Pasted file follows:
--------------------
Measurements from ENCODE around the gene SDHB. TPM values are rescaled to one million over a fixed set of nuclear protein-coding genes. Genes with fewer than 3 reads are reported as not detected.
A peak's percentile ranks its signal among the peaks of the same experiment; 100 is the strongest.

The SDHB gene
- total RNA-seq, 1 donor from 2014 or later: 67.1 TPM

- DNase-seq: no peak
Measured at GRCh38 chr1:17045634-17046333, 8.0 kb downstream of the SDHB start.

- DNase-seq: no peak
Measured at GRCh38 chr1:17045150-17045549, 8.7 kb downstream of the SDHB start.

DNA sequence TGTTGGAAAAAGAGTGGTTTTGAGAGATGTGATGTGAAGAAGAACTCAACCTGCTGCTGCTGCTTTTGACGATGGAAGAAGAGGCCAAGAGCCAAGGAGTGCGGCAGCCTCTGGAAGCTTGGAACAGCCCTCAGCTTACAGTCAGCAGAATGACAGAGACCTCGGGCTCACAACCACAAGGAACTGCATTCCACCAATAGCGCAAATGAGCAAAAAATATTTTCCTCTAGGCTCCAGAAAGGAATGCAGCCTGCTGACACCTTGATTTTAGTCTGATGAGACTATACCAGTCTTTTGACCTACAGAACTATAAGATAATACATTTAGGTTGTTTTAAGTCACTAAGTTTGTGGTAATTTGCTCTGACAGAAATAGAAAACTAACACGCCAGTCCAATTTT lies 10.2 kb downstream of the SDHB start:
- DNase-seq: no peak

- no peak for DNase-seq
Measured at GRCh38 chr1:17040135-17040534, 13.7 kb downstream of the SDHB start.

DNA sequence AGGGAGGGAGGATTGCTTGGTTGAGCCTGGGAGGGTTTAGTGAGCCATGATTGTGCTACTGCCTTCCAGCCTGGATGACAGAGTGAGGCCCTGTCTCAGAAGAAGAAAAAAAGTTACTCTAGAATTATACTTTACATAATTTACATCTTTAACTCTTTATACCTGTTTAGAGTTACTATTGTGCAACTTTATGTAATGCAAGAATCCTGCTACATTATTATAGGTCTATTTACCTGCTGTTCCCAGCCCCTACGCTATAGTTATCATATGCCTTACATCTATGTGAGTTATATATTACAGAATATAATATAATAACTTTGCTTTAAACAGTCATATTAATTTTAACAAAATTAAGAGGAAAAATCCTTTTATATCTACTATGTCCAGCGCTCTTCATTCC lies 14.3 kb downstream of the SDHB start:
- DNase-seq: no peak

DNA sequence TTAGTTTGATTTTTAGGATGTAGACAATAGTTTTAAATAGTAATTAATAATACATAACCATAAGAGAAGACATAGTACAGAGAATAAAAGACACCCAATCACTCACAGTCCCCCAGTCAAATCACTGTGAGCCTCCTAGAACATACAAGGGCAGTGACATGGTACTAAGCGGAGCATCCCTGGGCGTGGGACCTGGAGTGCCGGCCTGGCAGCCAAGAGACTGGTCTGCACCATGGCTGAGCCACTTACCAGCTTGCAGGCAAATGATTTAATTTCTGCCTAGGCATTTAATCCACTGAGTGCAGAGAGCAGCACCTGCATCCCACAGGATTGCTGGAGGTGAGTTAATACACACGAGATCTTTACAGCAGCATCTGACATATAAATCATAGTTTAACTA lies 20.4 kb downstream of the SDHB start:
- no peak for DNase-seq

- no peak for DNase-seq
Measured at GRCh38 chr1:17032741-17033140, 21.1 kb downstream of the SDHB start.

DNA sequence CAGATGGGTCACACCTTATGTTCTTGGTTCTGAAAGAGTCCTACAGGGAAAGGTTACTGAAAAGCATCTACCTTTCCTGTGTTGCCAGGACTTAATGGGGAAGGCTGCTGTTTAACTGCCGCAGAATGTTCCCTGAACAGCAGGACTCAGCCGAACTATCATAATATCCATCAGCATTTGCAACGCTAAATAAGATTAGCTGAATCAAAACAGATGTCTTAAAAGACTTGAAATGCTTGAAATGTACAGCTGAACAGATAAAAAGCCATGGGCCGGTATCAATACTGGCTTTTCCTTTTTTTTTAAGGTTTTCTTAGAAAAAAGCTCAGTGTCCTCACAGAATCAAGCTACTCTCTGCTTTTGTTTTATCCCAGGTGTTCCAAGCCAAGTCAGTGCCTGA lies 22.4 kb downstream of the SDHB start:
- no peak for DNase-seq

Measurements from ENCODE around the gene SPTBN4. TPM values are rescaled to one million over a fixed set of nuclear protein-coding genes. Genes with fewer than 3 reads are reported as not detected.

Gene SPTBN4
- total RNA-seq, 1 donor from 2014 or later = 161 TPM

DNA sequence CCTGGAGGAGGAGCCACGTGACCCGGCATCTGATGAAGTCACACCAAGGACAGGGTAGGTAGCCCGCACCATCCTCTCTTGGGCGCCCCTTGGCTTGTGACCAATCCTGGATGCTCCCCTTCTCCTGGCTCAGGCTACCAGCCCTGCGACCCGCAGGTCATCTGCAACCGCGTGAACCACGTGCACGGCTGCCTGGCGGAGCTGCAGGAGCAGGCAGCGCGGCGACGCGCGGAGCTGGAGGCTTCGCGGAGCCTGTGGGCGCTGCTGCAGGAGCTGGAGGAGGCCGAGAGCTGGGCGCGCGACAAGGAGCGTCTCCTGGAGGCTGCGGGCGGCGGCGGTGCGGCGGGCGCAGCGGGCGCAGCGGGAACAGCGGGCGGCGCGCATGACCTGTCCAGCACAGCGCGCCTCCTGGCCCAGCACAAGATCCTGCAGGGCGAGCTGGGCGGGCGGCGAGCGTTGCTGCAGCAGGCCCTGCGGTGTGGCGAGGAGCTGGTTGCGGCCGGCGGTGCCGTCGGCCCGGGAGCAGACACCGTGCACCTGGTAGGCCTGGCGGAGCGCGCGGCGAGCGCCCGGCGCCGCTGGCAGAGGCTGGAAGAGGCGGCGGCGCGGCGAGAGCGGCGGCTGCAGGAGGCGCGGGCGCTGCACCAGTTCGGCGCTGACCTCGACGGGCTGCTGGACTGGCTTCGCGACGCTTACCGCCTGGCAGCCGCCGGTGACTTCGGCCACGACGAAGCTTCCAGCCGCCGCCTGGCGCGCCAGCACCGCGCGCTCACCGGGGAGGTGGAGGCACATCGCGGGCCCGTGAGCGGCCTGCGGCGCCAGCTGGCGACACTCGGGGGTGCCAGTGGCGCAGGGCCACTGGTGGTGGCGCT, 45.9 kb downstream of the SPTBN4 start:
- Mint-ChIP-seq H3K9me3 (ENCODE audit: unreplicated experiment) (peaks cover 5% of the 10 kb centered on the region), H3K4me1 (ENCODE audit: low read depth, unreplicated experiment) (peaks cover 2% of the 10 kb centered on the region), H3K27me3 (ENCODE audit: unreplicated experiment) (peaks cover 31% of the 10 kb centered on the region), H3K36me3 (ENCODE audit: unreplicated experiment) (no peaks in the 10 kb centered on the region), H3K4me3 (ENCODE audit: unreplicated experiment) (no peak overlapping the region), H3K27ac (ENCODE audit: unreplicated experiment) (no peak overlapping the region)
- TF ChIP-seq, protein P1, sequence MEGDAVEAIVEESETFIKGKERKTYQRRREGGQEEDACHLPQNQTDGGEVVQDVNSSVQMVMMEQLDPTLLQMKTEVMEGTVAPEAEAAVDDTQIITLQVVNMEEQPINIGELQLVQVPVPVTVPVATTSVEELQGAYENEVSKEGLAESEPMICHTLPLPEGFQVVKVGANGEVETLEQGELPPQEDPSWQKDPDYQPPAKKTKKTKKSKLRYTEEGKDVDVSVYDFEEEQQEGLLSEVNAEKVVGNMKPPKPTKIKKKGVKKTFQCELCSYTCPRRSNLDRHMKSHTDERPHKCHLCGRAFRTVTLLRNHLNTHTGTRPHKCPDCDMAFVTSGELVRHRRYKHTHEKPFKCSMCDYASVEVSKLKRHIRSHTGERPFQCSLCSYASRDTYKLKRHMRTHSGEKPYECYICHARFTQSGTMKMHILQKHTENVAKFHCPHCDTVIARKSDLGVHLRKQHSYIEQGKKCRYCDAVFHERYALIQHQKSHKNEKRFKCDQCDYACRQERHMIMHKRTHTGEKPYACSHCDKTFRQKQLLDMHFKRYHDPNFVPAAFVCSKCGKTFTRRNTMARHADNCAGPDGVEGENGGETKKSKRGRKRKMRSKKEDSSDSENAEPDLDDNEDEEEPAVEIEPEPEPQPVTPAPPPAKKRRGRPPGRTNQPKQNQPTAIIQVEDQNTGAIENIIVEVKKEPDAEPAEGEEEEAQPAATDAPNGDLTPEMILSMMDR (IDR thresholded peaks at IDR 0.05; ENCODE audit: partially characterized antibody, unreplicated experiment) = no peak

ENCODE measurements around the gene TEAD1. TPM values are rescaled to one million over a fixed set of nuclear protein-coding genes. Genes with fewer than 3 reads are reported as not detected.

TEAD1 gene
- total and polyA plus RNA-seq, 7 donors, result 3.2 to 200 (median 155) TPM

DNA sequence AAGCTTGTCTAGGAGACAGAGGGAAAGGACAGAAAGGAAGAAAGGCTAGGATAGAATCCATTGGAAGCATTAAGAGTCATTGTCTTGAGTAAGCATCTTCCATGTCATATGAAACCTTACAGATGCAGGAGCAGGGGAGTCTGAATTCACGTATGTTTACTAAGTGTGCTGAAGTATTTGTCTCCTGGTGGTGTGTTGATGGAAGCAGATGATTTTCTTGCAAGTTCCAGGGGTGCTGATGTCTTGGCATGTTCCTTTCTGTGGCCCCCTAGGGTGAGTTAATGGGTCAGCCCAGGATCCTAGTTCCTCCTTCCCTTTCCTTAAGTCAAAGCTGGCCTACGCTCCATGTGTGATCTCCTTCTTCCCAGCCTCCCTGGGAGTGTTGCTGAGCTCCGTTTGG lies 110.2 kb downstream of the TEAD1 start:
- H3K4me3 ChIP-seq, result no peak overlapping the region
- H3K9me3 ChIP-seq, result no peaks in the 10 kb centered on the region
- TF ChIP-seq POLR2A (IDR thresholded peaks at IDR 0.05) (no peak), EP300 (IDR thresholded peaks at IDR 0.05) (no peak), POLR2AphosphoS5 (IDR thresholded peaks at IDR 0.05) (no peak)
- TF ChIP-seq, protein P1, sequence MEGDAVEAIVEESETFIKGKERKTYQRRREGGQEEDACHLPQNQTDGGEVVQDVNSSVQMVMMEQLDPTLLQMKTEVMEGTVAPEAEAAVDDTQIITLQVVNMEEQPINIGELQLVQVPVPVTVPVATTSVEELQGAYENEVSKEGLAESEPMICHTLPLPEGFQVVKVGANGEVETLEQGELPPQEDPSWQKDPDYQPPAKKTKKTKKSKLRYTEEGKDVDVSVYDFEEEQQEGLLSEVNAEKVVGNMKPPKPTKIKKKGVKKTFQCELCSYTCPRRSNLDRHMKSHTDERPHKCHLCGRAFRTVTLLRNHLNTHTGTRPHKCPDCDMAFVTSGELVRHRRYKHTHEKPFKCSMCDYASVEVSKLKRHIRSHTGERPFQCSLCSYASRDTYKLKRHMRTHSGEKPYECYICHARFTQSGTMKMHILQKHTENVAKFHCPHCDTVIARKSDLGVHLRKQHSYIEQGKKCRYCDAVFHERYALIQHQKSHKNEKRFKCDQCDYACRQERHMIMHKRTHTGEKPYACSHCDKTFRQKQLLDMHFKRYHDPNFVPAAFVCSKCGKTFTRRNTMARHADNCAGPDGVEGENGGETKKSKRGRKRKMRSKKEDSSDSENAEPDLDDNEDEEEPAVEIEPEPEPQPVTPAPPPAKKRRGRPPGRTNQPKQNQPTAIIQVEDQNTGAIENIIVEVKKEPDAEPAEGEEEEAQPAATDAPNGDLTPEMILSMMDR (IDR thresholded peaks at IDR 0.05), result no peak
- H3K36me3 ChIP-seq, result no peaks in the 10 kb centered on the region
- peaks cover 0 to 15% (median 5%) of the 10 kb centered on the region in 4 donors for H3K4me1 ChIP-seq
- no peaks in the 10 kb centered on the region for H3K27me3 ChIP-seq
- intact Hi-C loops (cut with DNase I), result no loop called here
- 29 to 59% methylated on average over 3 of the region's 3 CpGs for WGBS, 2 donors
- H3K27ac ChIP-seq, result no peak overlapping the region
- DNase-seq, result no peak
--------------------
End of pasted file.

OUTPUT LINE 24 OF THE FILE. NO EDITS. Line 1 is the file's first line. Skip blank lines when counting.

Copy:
DNA sequence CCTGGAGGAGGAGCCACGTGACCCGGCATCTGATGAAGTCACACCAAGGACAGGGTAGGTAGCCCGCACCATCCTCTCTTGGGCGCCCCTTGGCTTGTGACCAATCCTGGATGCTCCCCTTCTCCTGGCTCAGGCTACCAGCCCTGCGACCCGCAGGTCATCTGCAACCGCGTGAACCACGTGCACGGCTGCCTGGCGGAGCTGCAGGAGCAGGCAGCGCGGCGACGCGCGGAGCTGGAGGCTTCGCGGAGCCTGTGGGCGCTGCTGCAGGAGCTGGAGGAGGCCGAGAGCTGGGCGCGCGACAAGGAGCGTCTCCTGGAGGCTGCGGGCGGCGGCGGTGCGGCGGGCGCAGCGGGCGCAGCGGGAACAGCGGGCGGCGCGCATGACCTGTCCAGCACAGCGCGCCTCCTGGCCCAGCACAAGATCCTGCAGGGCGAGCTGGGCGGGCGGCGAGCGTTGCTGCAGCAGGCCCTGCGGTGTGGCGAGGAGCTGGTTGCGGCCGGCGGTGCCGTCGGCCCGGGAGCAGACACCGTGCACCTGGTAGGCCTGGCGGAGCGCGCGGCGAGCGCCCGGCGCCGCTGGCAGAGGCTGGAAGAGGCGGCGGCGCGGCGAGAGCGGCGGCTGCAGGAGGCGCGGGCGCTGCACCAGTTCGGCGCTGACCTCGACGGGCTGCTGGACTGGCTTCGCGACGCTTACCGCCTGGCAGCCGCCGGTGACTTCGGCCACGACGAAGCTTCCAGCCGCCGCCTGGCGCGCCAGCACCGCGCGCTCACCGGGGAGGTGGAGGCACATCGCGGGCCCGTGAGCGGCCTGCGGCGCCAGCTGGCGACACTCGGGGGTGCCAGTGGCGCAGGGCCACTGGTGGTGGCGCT, 45.9 kb downstream of the SPTBN4 start: